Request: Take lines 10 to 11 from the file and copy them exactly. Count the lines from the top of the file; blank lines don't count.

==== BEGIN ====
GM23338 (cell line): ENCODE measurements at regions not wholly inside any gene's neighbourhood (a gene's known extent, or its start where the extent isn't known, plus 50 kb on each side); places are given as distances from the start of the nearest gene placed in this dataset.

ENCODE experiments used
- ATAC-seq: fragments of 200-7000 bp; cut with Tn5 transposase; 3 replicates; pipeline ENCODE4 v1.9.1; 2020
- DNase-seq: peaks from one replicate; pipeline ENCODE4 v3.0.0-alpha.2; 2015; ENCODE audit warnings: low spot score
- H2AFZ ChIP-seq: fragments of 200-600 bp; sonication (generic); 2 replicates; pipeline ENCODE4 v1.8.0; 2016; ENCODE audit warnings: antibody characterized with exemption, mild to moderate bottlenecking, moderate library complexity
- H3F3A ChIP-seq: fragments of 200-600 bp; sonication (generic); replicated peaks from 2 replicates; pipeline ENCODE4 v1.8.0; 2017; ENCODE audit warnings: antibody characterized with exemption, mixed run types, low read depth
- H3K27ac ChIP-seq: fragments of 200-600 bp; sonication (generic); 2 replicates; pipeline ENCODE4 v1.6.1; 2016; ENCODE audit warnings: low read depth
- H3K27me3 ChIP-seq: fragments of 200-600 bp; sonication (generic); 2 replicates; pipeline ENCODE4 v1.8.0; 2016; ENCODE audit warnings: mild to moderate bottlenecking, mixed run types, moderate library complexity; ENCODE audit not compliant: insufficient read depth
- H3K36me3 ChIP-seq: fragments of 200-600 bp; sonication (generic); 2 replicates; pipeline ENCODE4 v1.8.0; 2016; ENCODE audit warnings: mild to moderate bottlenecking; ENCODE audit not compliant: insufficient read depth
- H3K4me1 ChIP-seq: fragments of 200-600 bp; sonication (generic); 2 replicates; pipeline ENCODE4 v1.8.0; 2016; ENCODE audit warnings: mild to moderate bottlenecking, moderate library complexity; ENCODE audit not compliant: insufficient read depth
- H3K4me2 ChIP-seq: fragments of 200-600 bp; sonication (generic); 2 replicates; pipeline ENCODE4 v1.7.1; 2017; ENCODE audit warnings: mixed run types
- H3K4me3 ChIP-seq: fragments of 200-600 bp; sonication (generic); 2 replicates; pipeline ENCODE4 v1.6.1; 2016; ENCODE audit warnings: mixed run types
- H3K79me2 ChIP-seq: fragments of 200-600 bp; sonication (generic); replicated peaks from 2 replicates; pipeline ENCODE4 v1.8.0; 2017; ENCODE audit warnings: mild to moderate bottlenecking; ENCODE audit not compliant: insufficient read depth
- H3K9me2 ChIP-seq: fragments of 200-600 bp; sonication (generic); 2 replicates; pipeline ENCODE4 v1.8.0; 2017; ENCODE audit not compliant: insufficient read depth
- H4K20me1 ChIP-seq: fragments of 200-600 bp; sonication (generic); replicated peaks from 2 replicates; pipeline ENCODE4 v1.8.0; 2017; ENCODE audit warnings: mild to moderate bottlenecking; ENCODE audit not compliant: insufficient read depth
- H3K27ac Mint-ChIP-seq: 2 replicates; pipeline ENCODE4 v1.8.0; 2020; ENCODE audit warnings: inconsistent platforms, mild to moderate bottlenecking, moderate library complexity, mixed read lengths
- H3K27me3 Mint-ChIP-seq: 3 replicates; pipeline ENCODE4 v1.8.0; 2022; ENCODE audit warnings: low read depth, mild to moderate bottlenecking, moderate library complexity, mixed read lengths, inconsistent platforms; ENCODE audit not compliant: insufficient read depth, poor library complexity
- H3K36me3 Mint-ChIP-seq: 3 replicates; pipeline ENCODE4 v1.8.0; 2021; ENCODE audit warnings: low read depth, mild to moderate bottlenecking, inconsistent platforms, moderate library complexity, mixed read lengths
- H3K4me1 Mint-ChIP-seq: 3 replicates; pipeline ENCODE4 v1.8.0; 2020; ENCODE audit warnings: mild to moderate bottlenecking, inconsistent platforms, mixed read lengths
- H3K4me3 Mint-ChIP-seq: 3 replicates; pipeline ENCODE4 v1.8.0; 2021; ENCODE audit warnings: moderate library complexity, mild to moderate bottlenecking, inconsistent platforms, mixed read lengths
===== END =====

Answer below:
- H3K4me1 ChIP-seq: fragments of 200-600 bp; sonication (generic); 2 replicates; pipeline ENCODE4 v1.8.0; 2016; ENCODE audit warnings: mild to moderate bottlenecking, moderate library complexity; ENCODE audit not compliant: insufficient read depth
- H3K4me2 ChIP-seq: fragments of 200-600 bp; sonication (generic); 2 replicates; pipeline ENCODE4 v1.7.1; 2017; ENCODE audit warnings: mixed run types